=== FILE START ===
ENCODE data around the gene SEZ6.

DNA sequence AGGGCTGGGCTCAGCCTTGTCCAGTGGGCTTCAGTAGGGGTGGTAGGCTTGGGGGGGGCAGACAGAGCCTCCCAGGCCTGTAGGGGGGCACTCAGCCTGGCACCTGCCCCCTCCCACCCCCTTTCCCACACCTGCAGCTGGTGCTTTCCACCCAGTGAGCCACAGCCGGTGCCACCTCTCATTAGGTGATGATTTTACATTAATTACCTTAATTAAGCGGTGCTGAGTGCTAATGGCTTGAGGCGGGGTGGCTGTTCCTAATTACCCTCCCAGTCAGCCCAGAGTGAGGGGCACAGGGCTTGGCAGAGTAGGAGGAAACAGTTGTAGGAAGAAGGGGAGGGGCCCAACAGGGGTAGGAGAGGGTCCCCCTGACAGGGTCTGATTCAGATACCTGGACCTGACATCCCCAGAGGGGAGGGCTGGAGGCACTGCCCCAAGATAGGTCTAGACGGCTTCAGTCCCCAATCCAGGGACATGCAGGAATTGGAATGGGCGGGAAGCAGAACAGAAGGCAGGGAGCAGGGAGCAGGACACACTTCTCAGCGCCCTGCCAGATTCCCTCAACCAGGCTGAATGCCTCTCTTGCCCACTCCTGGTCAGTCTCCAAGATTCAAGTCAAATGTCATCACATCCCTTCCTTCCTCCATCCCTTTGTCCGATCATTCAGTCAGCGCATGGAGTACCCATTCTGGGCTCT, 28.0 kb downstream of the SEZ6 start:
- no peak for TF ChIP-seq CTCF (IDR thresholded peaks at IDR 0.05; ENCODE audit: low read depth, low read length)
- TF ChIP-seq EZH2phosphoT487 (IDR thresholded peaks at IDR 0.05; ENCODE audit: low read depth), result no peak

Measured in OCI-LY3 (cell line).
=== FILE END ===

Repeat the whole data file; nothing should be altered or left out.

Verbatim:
ENCODE data around the gene SEZ6.

DNA sequence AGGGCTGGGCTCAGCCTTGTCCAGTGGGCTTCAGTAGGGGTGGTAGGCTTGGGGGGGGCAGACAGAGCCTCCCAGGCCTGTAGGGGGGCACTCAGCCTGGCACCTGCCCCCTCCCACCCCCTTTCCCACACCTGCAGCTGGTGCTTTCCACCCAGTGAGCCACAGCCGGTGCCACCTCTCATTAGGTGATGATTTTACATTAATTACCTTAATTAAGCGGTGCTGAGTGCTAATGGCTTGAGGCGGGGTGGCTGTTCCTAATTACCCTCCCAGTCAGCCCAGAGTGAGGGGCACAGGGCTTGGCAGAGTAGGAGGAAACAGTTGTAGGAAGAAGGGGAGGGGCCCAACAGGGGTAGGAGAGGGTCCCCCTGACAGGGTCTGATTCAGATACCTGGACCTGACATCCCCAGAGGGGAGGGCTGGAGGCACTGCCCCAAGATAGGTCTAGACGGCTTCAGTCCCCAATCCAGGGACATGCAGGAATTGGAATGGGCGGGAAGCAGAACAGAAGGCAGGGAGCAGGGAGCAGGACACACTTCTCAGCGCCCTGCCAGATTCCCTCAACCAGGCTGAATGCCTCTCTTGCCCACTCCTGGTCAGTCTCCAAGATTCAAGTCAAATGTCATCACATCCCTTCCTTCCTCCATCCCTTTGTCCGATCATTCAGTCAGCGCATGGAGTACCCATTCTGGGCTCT, 28.0 kb downstream of the SEZ6 start:
- no peak for TF ChIP-seq CTCF (IDR thresholded peaks at IDR 0.05; ENCODE audit: low read depth, low read length)
- TF ChIP-seq EZH2phosphoT487 (IDR thresholded peaks at IDR 0.05; ENCODE audit: low read depth), result no peak

Measured in OCI-LY3 (cell line).